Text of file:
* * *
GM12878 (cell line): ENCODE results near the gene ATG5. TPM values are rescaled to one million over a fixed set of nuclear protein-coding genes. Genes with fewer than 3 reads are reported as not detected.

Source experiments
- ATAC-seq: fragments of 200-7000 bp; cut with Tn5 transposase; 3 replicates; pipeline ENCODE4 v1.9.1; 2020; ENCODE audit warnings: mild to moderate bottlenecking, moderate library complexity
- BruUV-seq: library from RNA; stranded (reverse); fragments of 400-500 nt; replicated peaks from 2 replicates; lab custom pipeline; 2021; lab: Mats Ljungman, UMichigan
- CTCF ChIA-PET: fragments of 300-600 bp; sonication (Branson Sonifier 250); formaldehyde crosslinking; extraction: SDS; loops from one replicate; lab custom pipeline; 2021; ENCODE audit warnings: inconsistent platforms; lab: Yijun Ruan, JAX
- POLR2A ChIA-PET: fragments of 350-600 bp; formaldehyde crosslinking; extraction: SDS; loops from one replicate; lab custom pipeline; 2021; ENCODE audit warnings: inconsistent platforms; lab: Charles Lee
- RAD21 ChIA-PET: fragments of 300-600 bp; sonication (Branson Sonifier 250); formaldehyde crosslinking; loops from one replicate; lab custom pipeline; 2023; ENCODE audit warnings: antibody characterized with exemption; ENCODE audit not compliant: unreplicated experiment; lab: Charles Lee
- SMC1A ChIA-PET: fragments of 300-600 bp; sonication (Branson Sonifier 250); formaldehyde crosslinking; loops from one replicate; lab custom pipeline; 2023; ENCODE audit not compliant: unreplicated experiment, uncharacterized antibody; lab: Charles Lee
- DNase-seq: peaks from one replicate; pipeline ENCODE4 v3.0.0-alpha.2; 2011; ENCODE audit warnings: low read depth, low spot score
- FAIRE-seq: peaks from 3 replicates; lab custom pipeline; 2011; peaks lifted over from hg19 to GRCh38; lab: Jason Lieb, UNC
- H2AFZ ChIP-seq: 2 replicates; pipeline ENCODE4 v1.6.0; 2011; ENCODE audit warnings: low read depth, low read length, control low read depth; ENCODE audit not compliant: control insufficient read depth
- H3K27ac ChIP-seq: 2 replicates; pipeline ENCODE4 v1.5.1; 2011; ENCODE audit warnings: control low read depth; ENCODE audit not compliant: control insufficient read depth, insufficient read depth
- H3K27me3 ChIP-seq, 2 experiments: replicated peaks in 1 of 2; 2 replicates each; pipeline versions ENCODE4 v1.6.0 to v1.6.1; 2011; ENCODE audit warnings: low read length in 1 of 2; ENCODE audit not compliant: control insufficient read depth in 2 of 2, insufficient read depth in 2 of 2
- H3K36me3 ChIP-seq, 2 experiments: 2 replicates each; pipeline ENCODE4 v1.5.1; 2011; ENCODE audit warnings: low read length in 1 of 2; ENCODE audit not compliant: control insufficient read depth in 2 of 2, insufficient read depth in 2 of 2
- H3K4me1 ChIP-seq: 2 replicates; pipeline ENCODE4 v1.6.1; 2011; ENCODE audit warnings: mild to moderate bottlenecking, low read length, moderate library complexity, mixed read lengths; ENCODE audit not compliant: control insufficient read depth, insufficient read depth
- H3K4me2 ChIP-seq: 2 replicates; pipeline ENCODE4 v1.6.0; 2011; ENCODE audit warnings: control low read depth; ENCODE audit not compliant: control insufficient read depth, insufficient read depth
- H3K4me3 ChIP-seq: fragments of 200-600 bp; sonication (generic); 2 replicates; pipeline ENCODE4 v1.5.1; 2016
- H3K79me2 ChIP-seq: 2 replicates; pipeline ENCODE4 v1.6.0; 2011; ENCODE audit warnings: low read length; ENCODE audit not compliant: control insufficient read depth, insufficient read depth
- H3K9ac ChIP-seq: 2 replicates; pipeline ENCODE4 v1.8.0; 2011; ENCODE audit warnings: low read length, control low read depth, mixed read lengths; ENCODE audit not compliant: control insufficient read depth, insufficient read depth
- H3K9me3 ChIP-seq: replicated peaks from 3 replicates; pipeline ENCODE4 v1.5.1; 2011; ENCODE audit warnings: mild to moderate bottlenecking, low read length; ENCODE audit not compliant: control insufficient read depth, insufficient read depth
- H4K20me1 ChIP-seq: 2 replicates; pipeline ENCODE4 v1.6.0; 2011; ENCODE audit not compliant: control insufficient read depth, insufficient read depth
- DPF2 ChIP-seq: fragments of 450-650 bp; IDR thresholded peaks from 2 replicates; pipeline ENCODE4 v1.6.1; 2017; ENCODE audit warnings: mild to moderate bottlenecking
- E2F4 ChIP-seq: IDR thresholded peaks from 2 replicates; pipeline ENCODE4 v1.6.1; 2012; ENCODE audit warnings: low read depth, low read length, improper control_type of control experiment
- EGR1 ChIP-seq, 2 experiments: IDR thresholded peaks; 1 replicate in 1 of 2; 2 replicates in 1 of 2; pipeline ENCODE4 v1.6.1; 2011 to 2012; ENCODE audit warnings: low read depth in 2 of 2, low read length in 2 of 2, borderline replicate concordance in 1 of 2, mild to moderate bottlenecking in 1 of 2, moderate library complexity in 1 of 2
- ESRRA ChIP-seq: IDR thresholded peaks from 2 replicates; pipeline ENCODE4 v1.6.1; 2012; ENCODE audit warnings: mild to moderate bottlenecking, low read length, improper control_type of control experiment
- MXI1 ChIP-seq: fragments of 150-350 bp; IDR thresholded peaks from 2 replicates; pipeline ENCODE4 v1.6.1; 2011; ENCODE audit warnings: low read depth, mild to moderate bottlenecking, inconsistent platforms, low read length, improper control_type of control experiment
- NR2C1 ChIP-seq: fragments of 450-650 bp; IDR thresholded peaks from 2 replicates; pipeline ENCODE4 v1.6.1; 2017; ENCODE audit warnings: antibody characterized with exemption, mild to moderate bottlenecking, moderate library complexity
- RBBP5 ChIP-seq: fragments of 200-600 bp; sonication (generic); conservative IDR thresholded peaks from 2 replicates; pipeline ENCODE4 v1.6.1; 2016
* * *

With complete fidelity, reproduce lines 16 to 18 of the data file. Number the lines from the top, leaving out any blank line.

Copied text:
- H3K4me2 ChIP-seq: 2 replicates; pipeline ENCODE4 v1.6.0; 2011; ENCODE audit warnings: control low read depth; ENCODE audit not compliant: control insufficient read depth, insufficient read depth
- H3K4me3 ChIP-seq: fragments of 200-600 bp; sonication (generic); 2 replicates; pipeline ENCODE4 v1.5.1; 2016
- H3K79me2 ChIP-seq: 2 replicates; pipeline ENCODE4 v1.6.0; 2011; ENCODE audit warnings: low read length; ENCODE audit not compliant: control insufficient read depth, insufficient read depth